Olfactory Nerve - Artisan AromaticsHere’s something else you probably haven’t been told: many of the beneficial effects of essential oils occur due to the fact that when they are inhaled they stimulate the Olfactory Nerve that goes from the nose directly into the brain. This provides a unique pathway through which essential oils are able to directly affect the central nervous system and the immune and endocrine systems without being absorbed into the blood. When you add your oils to your drinking water or, especially, take them in capsules, you lose these benefits.

It’s called AROMAtherapy for a reason – and the reason is that many of the beneficial effects that essential oils can exert probably come through the stimulation of the Olfactory Nerve that happens ONLY when they are inhaled.

The craze for oral use that’s been created through marketing is, in my opinion, nothing more than a scam that takes advantage of people’s lack of in-depth knowledge.

Guidelines for Safe Usage of Essential Oils

  1. Do not ingest essential oils. Be aware that the ingestion of essential oils increases the risk of adverse reactions and can be dangerous if you are not WELL trained in this method. Ingesting essential oils carries a risk for irritation, or even tissue damage, to the lining of the Gastrointestinal Tract, and this is true for any amount of essential oil ingested, even just a drop or two. In addition, some people have reported nausea and/or vomiting following ingestion of essential oils. Increased risks for organ toxicity, fetotoxicity (toxicity to a developing child in the womb) and for drug interactions are also often cited as issues with oral consumption of higher “doses” of essential oils. Ingesting a few drops of essential oil in a day is not going to give you a substantially greater benefit in most situations than you get with external use – and may, as detailed above, give you even less benefit in some situations. WHY DO IT?
  2. Look for “external use only” on labels when selecting essential oils. Responsible essential oil companies put a warning against internal use on their labels. This is NOT because the essential oils they are selling are in any way of lesser quality than those sold by companies pushing internal use. It is because responsible companies know that an untrained consumer incurs unnecessary risks by ingesting essential oils. Again, why do it?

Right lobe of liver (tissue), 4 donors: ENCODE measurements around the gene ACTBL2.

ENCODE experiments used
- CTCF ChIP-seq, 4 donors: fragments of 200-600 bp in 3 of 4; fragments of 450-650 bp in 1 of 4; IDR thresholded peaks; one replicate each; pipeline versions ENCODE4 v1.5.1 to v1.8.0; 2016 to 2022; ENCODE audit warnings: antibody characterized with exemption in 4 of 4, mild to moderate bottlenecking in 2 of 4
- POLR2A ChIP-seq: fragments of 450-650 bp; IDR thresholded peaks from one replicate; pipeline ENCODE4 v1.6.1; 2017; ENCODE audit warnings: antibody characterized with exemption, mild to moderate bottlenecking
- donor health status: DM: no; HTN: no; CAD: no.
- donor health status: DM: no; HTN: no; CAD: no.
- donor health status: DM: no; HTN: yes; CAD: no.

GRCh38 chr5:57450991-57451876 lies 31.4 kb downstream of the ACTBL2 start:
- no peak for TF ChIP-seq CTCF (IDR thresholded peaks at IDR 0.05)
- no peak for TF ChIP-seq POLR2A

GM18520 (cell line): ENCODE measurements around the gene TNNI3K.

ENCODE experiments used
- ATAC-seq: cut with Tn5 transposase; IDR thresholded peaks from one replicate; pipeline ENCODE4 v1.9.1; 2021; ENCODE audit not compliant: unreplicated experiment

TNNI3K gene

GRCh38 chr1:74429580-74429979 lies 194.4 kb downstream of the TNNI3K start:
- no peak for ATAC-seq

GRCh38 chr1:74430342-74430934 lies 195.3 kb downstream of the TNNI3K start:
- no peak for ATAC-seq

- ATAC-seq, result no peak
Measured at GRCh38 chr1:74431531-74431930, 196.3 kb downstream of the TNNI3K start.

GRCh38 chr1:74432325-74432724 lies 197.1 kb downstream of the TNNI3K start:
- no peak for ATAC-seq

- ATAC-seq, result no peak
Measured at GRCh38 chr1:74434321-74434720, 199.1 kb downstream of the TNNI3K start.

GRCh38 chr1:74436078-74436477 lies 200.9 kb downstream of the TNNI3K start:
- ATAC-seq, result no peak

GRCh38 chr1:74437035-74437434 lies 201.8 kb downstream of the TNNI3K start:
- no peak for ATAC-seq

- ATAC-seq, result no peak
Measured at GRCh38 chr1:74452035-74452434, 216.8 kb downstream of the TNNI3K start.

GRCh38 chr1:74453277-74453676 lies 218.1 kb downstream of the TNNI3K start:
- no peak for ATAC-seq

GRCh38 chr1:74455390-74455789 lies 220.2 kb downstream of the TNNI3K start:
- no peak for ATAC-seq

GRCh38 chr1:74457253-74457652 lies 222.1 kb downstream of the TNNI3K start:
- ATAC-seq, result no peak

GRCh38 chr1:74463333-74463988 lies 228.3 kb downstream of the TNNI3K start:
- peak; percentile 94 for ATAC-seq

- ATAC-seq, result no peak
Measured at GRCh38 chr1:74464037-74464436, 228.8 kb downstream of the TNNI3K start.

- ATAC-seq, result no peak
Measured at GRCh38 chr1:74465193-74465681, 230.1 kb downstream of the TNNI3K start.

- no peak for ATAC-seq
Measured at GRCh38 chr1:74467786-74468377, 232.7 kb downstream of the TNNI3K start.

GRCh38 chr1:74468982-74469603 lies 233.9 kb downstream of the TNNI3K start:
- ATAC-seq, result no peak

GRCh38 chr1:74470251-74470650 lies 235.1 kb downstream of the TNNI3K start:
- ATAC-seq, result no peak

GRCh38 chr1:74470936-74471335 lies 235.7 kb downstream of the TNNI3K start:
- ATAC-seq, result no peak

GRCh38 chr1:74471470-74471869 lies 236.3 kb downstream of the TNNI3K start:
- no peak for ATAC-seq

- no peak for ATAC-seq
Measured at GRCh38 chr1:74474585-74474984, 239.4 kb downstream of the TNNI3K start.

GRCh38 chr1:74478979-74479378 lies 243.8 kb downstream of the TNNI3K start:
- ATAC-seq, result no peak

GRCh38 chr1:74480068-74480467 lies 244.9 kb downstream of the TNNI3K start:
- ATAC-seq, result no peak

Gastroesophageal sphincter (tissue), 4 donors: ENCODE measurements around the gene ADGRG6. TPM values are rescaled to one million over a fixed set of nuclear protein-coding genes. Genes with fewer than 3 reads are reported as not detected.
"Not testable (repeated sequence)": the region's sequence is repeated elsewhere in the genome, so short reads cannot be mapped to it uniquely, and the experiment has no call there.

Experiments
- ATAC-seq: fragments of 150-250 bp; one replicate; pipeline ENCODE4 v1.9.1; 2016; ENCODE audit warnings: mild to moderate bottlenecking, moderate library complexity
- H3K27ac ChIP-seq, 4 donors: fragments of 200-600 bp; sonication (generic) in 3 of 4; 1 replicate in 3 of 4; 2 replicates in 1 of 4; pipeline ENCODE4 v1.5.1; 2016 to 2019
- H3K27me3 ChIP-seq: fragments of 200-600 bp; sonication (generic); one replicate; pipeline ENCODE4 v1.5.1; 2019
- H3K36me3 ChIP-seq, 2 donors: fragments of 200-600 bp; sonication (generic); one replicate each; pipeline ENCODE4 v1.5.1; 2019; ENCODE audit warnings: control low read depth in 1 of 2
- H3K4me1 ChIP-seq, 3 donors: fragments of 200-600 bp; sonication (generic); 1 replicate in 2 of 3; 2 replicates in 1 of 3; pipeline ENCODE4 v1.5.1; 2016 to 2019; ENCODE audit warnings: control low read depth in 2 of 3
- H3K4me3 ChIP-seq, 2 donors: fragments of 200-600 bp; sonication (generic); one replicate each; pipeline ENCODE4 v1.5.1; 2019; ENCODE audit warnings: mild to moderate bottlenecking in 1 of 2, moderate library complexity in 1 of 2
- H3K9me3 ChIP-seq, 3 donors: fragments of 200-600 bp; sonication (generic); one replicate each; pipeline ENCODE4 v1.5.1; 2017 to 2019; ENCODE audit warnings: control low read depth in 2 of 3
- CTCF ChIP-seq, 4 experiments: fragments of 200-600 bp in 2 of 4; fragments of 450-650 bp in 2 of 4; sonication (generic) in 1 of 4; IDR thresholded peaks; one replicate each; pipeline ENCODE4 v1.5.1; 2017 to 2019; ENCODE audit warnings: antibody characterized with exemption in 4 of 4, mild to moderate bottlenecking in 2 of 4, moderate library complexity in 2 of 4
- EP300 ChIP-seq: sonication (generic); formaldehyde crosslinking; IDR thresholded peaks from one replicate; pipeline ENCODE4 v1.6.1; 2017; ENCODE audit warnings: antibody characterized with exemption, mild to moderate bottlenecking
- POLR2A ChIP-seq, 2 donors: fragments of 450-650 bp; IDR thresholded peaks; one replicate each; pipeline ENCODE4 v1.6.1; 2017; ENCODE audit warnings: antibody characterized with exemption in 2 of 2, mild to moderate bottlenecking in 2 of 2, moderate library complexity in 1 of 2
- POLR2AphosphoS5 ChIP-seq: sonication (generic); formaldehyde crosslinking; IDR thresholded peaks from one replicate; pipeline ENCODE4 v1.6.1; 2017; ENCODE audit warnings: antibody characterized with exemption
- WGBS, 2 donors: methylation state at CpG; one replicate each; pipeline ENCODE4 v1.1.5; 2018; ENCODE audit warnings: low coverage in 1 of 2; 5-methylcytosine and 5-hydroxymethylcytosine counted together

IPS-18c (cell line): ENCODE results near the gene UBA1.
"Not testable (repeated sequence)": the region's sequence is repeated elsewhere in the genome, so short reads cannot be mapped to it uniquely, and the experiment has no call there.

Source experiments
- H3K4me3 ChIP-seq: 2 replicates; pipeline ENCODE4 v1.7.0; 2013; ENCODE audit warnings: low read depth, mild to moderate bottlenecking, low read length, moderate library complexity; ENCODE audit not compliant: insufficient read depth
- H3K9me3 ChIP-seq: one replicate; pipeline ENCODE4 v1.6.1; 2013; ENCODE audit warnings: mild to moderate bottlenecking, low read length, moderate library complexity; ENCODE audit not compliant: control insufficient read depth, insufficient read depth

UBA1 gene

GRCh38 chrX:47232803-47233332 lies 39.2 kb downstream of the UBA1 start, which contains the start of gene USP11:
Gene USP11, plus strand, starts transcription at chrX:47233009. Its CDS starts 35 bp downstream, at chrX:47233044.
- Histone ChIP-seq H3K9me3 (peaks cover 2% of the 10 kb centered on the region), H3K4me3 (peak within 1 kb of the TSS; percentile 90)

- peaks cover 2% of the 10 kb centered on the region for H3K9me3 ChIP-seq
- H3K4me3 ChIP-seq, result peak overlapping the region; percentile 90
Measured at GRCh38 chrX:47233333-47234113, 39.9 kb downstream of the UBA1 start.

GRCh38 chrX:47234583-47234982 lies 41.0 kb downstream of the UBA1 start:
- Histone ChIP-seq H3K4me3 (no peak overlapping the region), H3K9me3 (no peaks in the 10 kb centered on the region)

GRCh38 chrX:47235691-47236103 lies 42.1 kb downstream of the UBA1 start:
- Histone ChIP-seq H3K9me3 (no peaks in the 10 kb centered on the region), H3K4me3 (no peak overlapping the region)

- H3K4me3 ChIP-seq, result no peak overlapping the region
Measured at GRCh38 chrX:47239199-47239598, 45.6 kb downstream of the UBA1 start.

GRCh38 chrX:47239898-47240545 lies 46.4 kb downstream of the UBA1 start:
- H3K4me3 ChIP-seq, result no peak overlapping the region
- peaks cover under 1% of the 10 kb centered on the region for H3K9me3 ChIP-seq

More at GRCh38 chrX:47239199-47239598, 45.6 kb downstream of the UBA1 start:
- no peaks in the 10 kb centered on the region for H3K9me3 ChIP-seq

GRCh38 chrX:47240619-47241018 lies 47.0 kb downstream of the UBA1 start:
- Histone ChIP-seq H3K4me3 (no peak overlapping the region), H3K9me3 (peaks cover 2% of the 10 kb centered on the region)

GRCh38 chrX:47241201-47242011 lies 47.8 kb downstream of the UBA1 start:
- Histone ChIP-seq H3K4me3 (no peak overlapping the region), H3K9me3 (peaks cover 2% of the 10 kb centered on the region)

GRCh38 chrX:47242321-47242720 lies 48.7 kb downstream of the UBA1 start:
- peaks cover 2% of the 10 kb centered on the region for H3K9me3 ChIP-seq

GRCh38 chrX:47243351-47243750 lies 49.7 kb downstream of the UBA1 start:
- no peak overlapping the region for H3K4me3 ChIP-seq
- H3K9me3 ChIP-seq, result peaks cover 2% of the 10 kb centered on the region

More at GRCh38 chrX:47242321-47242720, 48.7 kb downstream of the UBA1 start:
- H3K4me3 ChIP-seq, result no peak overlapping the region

3. Always dilute essential oils before applying them to the body. Some companies push topical use of undiluted essential oils. The potentially harmful results of this procedure, which can produce severe burns in some cases, are well known to professional aromatherapists. While severe burns are only likely to occur with very irritating essential oils, even some that are less irritating can produce skin sensitization reactions in some people with repeated use. Just because you’ve been using undiluted essential oils for a long time without developing sensitization reactions doesn’t mean you won’t. These reactions, which are a type of allergic response, can be very uncomfortable, and once you become sensitized to some constituent in one essential oil, you are more likely to develop other sensitivities. If you want to be able to continue using essential oils for years to come, never apply them to your skin without diluting them. In most situations, the recommended dilution ratio is a maximum of 2.5% essential oil in 97.5% vegetable oil, but some specific essential oils must be diluted even more for safe use.
  4. Know any safety precautions that apply to any essential oil that you intend to use. Buy a good reference book and use it. One very important safety issue is the use of essential oils with young children; they react differently to essential oils than do adults, and before using any essential oil on a child, make sure that you have consulted a good reference that includes safety procedures for children. Do not use any essential oil on a child under one year of age without consulting a professional aromatherapist.
  5. Use essential oils in moderation. You will get the best results from essential oils by using them in moderation. Do not use nebulizing diffusers to put large volumes of essential oils into the indoor air, and do not diffuse continuously. Anytime you begin inhaling essential oil, you will rather quickly start losing your ability to smell it, and this is one reason that people tend to diffuse too much essential oil. Essential oils diffused in excessive amounts can cause respiratory tract irritation and/or chronic toxicity. People exposed to high levels of topically applied essential oils on a regular basis have some risk of developing skin irritation, sensitization, and chronic toxicity.

With a little awareness and common sense, essential oils are extremely safe for external use and can make a significant contribution to a holistic wellness regimen. As a consumer of essential oils, you can make a significant contribution to preserving the practice of true aromatherapy by being wise and aware.